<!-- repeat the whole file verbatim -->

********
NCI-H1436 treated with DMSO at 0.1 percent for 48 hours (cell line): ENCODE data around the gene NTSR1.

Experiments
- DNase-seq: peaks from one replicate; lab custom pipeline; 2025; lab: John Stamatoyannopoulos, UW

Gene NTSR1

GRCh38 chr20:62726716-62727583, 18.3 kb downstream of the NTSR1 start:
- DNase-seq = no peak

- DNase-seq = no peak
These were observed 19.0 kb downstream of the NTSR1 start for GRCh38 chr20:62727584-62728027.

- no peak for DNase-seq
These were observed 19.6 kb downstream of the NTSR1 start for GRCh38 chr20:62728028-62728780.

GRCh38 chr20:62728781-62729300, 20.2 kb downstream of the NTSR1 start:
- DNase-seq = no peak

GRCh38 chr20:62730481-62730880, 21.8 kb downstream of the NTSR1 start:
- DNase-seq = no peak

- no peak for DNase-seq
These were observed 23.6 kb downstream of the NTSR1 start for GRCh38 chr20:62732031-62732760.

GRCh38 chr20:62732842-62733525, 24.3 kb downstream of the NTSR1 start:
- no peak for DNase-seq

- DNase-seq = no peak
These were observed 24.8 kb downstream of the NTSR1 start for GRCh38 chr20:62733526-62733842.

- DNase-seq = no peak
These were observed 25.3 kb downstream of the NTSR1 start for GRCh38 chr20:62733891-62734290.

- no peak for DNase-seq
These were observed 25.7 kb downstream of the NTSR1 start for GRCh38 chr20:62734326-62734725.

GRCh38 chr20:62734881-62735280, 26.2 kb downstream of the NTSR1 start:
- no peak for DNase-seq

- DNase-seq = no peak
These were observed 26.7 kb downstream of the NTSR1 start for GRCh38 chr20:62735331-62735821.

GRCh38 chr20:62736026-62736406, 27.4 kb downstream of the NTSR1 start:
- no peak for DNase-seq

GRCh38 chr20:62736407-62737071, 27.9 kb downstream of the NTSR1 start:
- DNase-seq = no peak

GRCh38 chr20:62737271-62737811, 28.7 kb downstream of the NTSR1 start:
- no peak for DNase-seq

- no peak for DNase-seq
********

NCI-H1436 treated with DMSO at 0.1 percent for 48 hours (cell line): ENCODE data around the gene NTSR1.

Experiments
- DNase-seq: peaks from one replicate; lab custom pipeline; 2025; lab: John Stamatoyannopoulos, UW

Gene NTSR1

GRCh38 chr20:62726716-62727583, 18.3 kb downstream of the NTSR1 start:
- DNase-seq = no peak

- DNase-seq = no peak
These were observed 19.0 kb downstream of the NTSR1 start for GRCh38 chr20:62727584-62728027.

- no peak for DNase-seq
These were observed 19.6 kb downstream of the NTSR1 start for GRCh38 chr20:62728028-62728780.

GRCh38 chr20:62728781-62729300, 20.2 kb downstream of the NTSR1 start:
- DNase-seq = no peak

GRCh38 chr20:62730481-62730880, 21.8 kb downstream of the NTSR1 start:
- DNase-seq = no peak

- no peak for DNase-seq
These were observed 23.6 kb downstream of the NTSR1 start for GRCh38 chr20:62732031-62732760.

GRCh38 chr20:62732842-62733525, 24.3 kb downstream of the NTSR1 start:
- no peak for DNase-seq

- DNase-seq = no peak
These were observed 24.8 kb downstream of the NTSR1 start for GRCh38 chr20:62733526-62733842.

- DNase-seq = no peak
These were observed 25.3 kb downstream of the NTSR1 start for GRCh38 chr20:62733891-62734290.

- no peak for DNase-seq
These were observed 25.7 kb downstream of the NTSR1 start for GRCh38 chr20:62734326-62734725.

GRCh38 chr20:62734881-62735280, 26.2 kb downstream of the NTSR1 start:
- no peak for DNase-seq

- DNase-seq = no peak
These were observed 26.7 kb downstream of the NTSR1 start for GRCh38 chr20:62735331-62735821.

GRCh38 chr20:62736026-62736406, 27.4 kb downstream of the NTSR1 start:
- no peak for DNase-seq

GRCh38 chr20:62736407-62737071, 27.9 kb downstream of the NTSR1 start:
- DNase-seq = no peak

GRCh38 chr20:62737271-62737811, 28.7 kb downstream of the NTSR1 start:
- no peak for DNase-seq

- no peak for DNase-seq